Preparing for more black swans
The author is executive editor of the JoongAng Ilbo.
A series of black-swan events have darkened global skies. Many warn of the worst recession since the Great Depression.
Rate hikes by the U.S. Federal Reserve struggling to tame the runaway inflation and the strong dollar have sent a tsunami across the world. The U.S. base rate is expected to reach 4.5 percent by year-end, which would be the highest since 2007, backing the mighty dollar. The rate lifting by Fed Chair Jerome Powell so far has been less ruthless than the dizzying pace of Paul Volcker in the 1980s, who pushed the policy rate up to 21.5 percent. But the synchronized rate increases by central banks elsewhere are an unprecedented phenomenon.
A majority of experts do not think the Fed will stall its tightening campaign in light of the damaging impact on other economies. In his memoir “Keeping At it: The Quest for Sound Money and Good Government,” Volcker recalled he had battled with a persistent inflationary spiral until he was sure the vicious cycle ended after learning lessons from former Fed Chair Arthur Burns, who had neglected the spiral buildup under President Richard Nixon aiming for a second term in the 1970s.
In late 1997, a liquidity crisis swept Thailand, South Korea and Indonesia. This time, foreign media have come up with a grisly prediction on the impact of the Fed rate hikes on Asian markets. No one knows how many would lose jobs after the crash of their housing markets and companies if the Fed rates soars to 5 percent or above. As the New York Times suggests, each country must survive the crisis on its own.
Russian President Vladimir Putin’s threat to break the nuclear taboo since the Hiroshima bombing is not less perilous. U.S. President Joe Biden straightforwardly warned of “Armageddon” — not just once or twice but three times at a fundraising event. “We have not faced the prospect of Armageddon since Kennedy and the Cuban crisis” of 60 years ago, said Biden as he believed that Putin would not be bluffing about the use of nuclear weapons if he senses a defeat in Ukraine.
“We’ve got a guy I know fairly well,” Biden said of Putin as “he’s not joking when he talks about potential use of tactical nuclear weapons or biological or chemical weapons” due to the “significantly underperforming” military when his political survival is at stake.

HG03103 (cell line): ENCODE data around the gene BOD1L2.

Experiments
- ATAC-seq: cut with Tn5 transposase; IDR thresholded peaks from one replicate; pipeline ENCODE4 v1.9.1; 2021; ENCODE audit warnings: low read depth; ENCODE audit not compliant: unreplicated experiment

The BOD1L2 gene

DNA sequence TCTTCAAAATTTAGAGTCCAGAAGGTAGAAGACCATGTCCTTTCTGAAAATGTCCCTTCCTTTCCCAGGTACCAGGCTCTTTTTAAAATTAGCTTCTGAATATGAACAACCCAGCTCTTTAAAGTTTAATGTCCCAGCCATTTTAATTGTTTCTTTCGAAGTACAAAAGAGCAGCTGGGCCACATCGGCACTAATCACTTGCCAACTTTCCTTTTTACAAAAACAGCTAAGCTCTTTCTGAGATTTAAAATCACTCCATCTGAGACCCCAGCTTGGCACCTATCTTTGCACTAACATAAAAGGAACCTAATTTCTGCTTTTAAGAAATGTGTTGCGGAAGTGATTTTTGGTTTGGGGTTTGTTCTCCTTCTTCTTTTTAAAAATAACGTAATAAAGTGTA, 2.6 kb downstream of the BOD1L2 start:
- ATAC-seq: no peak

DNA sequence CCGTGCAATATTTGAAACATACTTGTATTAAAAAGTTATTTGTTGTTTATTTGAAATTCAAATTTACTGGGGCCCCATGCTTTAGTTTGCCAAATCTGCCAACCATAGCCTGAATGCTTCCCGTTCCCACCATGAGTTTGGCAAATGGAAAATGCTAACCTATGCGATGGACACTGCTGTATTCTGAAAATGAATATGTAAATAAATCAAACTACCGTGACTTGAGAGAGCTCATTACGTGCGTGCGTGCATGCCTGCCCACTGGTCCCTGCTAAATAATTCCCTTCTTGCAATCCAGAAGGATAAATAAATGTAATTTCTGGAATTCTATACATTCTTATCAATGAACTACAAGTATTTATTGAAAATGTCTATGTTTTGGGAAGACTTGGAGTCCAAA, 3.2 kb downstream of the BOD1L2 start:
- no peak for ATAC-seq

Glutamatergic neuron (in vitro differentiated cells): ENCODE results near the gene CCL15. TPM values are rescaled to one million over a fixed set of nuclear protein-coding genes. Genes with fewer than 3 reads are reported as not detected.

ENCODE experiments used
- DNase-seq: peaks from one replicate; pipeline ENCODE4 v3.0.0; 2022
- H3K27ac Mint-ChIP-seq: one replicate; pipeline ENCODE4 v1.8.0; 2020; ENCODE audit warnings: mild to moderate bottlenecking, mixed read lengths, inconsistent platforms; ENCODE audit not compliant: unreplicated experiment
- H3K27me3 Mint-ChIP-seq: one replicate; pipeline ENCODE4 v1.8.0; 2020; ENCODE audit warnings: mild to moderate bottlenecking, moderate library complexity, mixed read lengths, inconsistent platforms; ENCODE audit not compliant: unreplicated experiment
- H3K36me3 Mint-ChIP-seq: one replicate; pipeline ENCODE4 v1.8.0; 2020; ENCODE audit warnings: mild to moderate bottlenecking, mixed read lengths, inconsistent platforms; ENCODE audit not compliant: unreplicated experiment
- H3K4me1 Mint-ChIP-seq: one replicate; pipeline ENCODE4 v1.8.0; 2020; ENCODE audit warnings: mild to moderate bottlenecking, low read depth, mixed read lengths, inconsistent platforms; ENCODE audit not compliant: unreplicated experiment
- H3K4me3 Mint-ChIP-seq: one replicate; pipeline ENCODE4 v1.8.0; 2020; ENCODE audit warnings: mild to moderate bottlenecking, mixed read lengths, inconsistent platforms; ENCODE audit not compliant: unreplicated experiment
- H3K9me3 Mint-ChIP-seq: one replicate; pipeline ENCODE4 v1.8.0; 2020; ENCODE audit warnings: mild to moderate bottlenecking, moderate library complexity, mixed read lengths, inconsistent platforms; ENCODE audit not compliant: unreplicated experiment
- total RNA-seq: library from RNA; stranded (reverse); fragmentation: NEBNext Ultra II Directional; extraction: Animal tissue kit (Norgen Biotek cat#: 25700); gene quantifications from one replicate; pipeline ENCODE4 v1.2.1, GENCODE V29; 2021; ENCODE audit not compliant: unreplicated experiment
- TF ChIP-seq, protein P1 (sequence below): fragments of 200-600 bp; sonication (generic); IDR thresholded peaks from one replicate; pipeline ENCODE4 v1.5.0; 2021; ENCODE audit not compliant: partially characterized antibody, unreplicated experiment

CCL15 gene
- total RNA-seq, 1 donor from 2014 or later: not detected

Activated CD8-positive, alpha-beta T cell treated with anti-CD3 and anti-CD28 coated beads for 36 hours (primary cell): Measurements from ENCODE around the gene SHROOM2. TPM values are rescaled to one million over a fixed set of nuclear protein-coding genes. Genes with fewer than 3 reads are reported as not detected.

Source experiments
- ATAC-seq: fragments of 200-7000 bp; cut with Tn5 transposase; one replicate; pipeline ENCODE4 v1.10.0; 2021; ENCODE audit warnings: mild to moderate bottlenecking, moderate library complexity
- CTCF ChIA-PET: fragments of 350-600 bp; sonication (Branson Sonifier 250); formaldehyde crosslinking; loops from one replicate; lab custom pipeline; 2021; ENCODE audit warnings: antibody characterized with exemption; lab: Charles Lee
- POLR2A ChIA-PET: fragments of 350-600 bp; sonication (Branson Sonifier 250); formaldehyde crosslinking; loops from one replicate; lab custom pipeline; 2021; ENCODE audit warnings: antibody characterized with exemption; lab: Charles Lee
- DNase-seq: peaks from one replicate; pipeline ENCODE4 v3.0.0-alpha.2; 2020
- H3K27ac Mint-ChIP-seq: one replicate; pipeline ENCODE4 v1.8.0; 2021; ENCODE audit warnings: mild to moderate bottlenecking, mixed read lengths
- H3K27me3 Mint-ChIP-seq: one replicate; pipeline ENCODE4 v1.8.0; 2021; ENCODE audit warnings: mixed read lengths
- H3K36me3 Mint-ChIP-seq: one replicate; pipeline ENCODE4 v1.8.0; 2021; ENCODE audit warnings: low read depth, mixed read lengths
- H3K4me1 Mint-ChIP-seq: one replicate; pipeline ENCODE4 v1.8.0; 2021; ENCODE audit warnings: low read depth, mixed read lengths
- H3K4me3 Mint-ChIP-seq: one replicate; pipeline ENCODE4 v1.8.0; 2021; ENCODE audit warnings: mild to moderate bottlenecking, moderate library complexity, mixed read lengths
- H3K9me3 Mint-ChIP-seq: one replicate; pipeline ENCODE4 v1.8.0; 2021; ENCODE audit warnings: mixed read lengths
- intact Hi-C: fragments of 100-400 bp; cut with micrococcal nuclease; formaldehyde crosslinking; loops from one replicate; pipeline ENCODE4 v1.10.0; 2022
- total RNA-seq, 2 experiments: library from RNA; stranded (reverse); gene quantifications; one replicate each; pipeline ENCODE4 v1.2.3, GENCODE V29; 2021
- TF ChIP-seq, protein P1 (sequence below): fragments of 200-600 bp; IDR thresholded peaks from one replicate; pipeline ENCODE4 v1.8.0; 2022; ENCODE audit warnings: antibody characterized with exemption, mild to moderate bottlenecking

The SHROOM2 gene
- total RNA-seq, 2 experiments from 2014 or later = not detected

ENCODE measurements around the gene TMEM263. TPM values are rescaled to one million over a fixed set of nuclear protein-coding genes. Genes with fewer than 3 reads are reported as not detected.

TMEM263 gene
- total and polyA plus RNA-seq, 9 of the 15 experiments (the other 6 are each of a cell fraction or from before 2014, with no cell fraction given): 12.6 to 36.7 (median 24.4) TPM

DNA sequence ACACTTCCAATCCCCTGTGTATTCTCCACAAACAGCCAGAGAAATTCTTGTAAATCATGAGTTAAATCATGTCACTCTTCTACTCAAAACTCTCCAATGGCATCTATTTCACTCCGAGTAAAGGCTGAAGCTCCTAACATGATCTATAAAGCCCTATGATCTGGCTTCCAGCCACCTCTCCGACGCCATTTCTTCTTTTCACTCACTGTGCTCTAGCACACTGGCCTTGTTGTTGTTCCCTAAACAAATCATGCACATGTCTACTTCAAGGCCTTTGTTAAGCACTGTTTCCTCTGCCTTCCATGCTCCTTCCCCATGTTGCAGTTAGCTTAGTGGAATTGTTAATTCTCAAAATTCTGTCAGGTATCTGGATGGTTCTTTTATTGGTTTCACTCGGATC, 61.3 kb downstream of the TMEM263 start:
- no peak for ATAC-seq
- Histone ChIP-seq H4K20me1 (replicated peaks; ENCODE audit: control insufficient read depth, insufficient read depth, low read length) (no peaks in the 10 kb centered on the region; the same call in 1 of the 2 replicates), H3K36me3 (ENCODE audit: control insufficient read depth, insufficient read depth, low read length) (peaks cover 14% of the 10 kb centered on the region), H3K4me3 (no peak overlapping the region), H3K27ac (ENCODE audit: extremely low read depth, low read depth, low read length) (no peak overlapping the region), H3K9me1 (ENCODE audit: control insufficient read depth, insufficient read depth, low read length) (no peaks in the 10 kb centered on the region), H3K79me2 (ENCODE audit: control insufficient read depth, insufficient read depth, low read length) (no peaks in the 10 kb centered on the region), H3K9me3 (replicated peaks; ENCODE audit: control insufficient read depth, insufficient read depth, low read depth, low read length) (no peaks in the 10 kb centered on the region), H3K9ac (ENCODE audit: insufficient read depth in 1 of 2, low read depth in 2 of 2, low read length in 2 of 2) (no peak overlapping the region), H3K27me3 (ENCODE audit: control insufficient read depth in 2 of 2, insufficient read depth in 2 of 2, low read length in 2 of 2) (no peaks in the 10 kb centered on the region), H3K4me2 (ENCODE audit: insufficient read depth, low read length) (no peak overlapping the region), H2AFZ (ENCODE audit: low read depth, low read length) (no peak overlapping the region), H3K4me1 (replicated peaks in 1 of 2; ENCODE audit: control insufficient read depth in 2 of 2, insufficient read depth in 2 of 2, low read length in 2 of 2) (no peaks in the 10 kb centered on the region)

Biden could be exaggerating at a fundraising event ahead of the mid-term elections. But the Washington Post pointed out that he is a veteran on Russian affairs and dealt directly with high-ranking Soviet officials when he led a U.S. delegation in the 1970s for talks on the Strategic Arms Limitations Treaty. Historian Avner Cohen agreed that “Biden is right to suggest that this is a most fateful and dangerous moment in the nuclear age.” The dilemma is that any responses to the attack — such as a counterattack with tactical nukes or a strike on the location of the missile launch with conventional weapons — cannot avert the possibility of a full-scale war and nuclear domino effect.
Chinese President Xi Jinping entering a third term amidst a struggle with the U.S. poses another burden for South Korea. The U.S., which joined with enemy state Soviet Union to defeat Nazi Germany, had to contain communist expansion. America pulled in China to the World Trade Organization order. A new Cold War has panned out after China flexed its muscle. After Xi envisioned complete self-sufficiency on high-tech, the U.S. is out to stamp out the plan by building an anti-China bloc on like chips, IT, batteries, and intellectual property and bringing its democratic allies to join the lockout.
Xi’s ambition of the first perpetual rule after China’s founding leader Mao Zedong casts dark clouds over the geopolitical landscape. Martin Wolf, Financial Times chief economic commentator, wrote that Xi’s unchallenged power will lead to a suspension of economic reform due to inner rigidity. Failed Marxism and one-man dictatorship cannot control 1.4 billion people, Wolf observed, predicting a deeper international conflict with China.
Liberal democracy also has been shaking. Experts have been saying the U.S. is the most divisive it’s been since the Civil War. Tweeting with the mention of civil war jumped 30 times since the private residence of former president Donald Trump was raided by the FBI.
With the heart of democracy being wobbly, free democracies that numbered 42 a decade ago have been reduced to 34. Following anti-democratic leader of Hungary, Viktor Orban, Italy is under the first female prime minister of the most far-right government since the Fascist era under Benito Mussolini, who ruled from 1922 to 1943. Far-right nationalism and soft autocracy have come into fashion by leveraging on social media to incite the public, sabotaging the freedom of the press and civil rights, and commanding the judiciary to divide the nation to maximize interests of the governing power. Authoritarian populists capitalizing on public distrust from wealth polarization can be the biggest threat to democracy.
None of the dangers can easily be solved. What we can do is to keep our eyes wide open on the looming crisis. People must not be sacrificed and pained by the politicians who are busy fighting among themselves. Politicians must come to their senses and turn their eyes beyond the border.